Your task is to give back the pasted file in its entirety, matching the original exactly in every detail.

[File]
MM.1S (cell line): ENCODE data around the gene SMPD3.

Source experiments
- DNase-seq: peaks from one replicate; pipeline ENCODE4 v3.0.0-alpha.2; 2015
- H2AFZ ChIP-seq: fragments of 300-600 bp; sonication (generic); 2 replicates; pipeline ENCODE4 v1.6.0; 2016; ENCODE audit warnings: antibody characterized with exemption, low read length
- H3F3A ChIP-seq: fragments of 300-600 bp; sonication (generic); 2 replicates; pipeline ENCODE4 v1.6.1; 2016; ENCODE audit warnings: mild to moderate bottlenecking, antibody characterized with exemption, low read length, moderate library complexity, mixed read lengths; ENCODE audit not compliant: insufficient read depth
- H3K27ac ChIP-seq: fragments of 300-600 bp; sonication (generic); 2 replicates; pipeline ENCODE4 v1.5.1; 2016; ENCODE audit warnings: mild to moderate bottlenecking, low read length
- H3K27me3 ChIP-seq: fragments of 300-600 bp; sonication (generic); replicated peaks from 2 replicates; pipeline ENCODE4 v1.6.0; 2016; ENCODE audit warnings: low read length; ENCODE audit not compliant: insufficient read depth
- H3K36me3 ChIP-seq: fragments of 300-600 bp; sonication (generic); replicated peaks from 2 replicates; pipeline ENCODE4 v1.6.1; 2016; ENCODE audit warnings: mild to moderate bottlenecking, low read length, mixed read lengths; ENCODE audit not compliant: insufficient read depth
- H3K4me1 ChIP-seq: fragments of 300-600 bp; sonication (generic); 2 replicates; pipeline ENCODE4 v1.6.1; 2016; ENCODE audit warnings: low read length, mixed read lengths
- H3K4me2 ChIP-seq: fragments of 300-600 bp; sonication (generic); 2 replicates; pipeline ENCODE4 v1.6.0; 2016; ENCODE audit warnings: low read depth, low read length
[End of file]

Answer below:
MM.1S (cell line): ENCODE data around the gene SMPD3.

Source experiments
- DNase-seq: peaks from one replicate; pipeline ENCODE4 v3.0.0-alpha.2; 2015
- H2AFZ ChIP-seq: fragments of 300-600 bp; sonication (generic); 2 replicates; pipeline ENCODE4 v1.6.0; 2016; ENCODE audit warnings: antibody characterized with exemption, low read length
- H3F3A ChIP-seq: fragments of 300-600 bp; sonication (generic); 2 replicates; pipeline ENCODE4 v1.6.1; 2016; ENCODE audit warnings: mild to moderate bottlenecking, antibody characterized with exemption, low read length, moderate library complexity, mixed read lengths; ENCODE audit not compliant: insufficient read depth
- H3K27ac ChIP-seq: fragments of 300-600 bp; sonication (generic); 2 replicates; pipeline ENCODE4 v1.5.1; 2016; ENCODE audit warnings: mild to moderate bottlenecking, low read length
- H3K27me3 ChIP-seq: fragments of 300-600 bp; sonication (generic); replicated peaks from 2 replicates; pipeline ENCODE4 v1.6.0; 2016; ENCODE audit warnings: low read length; ENCODE audit not compliant: insufficient read depth
- H3K36me3 ChIP-seq: fragments of 300-600 bp; sonication (generic); replicated peaks from 2 replicates; pipeline ENCODE4 v1.6.1; 2016; ENCODE audit warnings: mild to moderate bottlenecking, low read length, mixed read lengths; ENCODE audit not compliant: insufficient read depth
- H3K4me1 ChIP-seq: fragments of 300-600 bp; sonication (generic); 2 replicates; pipeline ENCODE4 v1.6.1; 2016; ENCODE audit warnings: low read length, mixed read lengths
- H3K4me2 ChIP-seq: fragments of 300-600 bp; sonication (generic); 2 replicates; pipeline ENCODE4 v1.6.0; 2016; ENCODE audit warnings: low read depth, low read length